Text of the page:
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American Elm Ulmus americana 200 Seeds USA Company

American Elm Ulmus americana 200 Seeds USA Company

Regular price $14.99 USD
Regular price $18.99 USD Sale price $14.99 USD
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Ulmus americana, commonly known as American elm, is a large deciduous tree native to eastern North America. It belongs to the Ulmaceae family and is renowned for its towering stature, graceful form, and distinctive canopy.

Here are some key features of Ulmus americana:

Leaves: The leaves of the American elm are simple, alternate, and doubly serrated, with prominent veins. They are typically ovate to elliptical in shape and range from 4 to 6 inches in length. The foliage is dark green and turns golden-yellow in autumn before dropping, creating a beautiful display of fall color.

Bark: The bark of American elm is grayish-brown with deep furrows and ridges that form a distinctive diamond-shaped pattern as the tree matures. The bark provides visual interest throughout the year and adds to the tree's ornamental appeal.

Habitat and Growing Conditions: American elm trees are commonly found in a variety of habitats, including floodplains, bottomlands, and upland forests, throughout their native range. They prefer moist, well-drained soils but can tolerate a range of soil types, including clay, loam, and sandy soils. While they prefer full sun, they can also tolerate partial shade.

Canopy: The American elm is known for its broad, vase-shaped canopy, which provides ample shade and creates a welcoming atmosphere in parks, streetscapes, and residential landscapes. The canopy is composed of arching branches that form a graceful silhouette against the sky.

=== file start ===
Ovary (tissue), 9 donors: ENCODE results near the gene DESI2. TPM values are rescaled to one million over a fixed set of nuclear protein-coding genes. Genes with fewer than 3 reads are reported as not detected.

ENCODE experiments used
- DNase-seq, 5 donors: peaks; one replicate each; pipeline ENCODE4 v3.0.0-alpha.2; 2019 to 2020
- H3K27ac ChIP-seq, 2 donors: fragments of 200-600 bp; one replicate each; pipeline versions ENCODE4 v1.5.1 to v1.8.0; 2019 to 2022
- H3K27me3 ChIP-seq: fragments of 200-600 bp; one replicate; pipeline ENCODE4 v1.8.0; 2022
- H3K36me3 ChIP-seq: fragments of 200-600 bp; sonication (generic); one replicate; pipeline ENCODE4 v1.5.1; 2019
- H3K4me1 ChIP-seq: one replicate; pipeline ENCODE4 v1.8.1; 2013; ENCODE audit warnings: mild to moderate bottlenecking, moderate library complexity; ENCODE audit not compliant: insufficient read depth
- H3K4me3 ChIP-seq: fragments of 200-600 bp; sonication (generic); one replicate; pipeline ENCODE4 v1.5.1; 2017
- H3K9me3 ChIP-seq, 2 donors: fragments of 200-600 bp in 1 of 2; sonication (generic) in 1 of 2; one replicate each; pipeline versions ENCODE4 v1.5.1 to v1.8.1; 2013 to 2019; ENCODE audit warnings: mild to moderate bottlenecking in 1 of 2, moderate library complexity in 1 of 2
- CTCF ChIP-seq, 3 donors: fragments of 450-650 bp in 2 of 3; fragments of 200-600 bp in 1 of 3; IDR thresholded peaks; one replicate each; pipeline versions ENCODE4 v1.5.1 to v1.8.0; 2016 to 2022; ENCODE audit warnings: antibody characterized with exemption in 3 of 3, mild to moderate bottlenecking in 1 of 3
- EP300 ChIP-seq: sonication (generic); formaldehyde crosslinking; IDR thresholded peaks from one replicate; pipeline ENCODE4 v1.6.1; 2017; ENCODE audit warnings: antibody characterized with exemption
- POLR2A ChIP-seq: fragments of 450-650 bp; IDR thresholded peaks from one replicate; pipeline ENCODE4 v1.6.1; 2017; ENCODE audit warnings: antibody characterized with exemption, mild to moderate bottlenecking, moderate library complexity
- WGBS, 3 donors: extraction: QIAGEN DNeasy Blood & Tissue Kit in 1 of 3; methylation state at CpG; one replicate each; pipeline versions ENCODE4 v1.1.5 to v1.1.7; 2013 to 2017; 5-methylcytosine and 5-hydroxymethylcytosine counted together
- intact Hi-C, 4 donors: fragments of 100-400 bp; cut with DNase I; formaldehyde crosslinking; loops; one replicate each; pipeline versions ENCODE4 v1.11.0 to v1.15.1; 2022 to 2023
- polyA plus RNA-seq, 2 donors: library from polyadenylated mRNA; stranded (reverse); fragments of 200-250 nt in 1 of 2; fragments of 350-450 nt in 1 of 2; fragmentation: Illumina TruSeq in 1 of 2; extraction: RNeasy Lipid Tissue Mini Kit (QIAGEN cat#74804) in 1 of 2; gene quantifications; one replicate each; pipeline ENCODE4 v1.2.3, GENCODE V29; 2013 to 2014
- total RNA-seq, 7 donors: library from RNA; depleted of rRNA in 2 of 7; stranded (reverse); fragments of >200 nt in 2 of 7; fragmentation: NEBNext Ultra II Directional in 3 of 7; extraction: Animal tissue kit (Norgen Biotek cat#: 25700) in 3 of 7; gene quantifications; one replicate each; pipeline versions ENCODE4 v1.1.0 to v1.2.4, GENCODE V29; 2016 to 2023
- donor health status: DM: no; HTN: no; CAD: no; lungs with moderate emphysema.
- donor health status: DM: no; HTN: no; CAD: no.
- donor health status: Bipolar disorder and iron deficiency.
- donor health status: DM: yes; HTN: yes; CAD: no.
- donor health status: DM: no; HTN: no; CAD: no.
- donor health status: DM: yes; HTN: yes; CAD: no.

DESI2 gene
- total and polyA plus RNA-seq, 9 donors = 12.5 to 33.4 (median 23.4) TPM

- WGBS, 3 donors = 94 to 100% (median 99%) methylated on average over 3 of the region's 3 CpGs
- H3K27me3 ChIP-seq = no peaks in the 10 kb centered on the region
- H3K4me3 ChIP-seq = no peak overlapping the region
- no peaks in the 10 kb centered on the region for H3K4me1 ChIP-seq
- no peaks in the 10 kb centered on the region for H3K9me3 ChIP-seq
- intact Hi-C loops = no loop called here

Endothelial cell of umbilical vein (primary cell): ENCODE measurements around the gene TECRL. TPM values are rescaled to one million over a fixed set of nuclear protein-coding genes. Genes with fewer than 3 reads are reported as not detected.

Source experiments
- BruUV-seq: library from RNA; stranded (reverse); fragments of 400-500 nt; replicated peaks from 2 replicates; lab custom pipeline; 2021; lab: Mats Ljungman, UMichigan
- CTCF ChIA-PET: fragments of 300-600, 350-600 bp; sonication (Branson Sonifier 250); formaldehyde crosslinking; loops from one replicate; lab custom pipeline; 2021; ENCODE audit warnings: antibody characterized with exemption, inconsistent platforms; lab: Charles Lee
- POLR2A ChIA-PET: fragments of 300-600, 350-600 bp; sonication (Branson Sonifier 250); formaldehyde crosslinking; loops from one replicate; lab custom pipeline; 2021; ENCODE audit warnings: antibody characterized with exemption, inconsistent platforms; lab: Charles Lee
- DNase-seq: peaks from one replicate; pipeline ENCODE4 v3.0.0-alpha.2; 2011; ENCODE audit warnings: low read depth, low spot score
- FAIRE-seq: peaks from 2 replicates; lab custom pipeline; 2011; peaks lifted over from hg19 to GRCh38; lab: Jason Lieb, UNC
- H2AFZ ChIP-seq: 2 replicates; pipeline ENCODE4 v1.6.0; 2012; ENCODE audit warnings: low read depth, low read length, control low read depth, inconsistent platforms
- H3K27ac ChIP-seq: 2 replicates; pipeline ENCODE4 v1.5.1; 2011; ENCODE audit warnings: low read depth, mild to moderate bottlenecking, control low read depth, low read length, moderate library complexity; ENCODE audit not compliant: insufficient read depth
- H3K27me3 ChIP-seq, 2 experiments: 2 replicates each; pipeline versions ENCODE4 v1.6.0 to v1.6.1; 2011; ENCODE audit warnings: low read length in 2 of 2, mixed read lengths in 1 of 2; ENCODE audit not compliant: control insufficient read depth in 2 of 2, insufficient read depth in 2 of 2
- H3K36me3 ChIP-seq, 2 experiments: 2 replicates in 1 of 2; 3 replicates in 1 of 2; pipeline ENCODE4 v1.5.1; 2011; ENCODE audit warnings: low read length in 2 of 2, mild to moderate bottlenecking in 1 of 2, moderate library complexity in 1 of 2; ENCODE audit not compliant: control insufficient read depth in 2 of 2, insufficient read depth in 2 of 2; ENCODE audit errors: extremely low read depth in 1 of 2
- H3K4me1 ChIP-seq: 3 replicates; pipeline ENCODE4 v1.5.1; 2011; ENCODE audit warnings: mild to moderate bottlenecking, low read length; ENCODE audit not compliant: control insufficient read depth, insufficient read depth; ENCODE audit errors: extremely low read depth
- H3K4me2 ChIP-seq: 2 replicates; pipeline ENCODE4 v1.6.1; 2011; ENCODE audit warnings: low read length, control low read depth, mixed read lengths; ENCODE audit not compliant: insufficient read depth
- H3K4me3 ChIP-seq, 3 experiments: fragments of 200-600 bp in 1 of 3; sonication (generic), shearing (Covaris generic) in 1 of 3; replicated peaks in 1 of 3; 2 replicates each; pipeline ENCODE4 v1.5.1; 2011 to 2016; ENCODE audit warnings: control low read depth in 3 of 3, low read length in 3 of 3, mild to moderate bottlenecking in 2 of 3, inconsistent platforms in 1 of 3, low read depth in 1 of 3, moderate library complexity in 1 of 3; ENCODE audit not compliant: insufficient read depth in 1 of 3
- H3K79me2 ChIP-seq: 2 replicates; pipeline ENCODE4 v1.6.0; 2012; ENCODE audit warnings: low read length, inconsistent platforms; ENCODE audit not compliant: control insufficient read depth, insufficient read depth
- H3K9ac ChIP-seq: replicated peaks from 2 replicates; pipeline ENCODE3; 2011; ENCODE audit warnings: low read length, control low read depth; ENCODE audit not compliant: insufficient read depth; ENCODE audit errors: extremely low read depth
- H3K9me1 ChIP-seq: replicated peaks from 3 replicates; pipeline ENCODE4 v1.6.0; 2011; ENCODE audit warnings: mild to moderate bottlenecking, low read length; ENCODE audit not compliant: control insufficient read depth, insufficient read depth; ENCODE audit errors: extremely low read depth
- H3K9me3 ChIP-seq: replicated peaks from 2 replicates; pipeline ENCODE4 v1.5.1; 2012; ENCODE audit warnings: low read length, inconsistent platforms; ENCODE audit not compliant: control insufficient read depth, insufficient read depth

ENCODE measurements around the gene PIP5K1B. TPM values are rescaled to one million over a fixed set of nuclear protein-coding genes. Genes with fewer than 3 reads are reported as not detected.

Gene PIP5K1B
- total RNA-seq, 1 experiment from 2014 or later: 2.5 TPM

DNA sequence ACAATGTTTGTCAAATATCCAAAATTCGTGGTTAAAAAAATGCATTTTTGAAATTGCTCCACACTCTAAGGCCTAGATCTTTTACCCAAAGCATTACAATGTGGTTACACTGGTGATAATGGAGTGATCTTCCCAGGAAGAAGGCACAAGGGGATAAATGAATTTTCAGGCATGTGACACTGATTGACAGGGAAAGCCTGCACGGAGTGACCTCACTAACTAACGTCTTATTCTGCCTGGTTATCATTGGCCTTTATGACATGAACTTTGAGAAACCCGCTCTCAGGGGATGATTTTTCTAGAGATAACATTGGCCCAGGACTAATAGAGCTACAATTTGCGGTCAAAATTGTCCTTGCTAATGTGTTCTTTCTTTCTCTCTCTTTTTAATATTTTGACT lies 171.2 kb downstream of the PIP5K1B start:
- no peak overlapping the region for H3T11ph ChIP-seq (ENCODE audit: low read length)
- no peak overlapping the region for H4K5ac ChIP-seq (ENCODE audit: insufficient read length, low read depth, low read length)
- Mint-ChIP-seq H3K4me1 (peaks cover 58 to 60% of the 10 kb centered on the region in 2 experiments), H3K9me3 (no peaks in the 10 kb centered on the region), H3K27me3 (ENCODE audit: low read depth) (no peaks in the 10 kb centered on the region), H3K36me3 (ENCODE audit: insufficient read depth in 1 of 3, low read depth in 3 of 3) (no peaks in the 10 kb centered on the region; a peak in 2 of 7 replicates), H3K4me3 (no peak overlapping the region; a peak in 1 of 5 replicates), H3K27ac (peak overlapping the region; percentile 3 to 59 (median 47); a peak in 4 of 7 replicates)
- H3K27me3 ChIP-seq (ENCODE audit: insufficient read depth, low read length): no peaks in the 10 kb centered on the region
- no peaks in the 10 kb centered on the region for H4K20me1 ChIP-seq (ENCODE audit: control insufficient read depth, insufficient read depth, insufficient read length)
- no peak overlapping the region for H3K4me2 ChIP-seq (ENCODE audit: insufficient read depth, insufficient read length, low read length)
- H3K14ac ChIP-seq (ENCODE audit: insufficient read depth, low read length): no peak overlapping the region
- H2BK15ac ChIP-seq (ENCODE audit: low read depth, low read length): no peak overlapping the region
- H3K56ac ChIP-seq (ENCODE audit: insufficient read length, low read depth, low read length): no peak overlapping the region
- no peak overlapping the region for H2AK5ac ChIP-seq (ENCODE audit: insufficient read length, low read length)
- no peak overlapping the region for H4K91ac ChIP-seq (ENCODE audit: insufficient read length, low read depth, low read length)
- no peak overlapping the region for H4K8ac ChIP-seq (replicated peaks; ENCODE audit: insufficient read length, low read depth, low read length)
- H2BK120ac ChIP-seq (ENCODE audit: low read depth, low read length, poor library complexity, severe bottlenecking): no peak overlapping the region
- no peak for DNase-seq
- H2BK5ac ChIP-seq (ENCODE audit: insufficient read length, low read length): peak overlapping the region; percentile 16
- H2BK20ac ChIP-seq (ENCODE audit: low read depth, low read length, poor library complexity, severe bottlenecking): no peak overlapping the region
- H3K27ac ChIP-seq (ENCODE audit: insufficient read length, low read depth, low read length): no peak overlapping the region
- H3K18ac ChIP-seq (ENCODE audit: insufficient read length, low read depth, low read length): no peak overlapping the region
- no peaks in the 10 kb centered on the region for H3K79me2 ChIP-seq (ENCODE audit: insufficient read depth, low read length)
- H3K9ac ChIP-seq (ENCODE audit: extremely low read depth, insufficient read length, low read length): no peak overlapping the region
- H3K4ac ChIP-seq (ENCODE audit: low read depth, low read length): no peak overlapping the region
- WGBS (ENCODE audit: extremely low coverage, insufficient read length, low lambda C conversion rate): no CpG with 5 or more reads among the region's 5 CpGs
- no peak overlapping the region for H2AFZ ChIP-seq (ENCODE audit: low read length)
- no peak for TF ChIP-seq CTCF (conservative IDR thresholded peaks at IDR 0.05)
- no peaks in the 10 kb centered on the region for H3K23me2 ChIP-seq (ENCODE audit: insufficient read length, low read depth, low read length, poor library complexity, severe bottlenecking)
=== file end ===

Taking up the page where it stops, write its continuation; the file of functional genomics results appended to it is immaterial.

Cultural and Historical Significance: American elm trees have played a significant role in the cultural and historical landscape of North America. They were once one of the most widely planted and beloved shade trees in urban areas, lining streets and gracing parks with their majestic presence. However, the species was devastated by Dutch elm disease, a fungal infection spread by elm bark beetles, which killed millions of trees across North America in the mid-20th century.

Conservation Efforts: Despite the devastation caused by Dutch elm disease, efforts are underway to conserve and restore American elm populations. Selective breeding programs have developed disease-resistant cultivars, and ongoing research aims to better understand the genetics and biology of the species to aid in its conservation. Hardy in zones 2-9.


Growing Instructions for the American Elm


The seeds need to be planted when received or stored in a refrigerator until they are planted. 1. Soak the seeds in water for 24 hours. 2. Put some potting soil in a pot. 3. Sow the seeds 1/16 of an inch deep. 4. Water the seeds. The seeds germinate in 6-12 days. Some seeds can take up tom 60 days to germinate. 5. When the seedlings are a few inches tall they can be transplanted.


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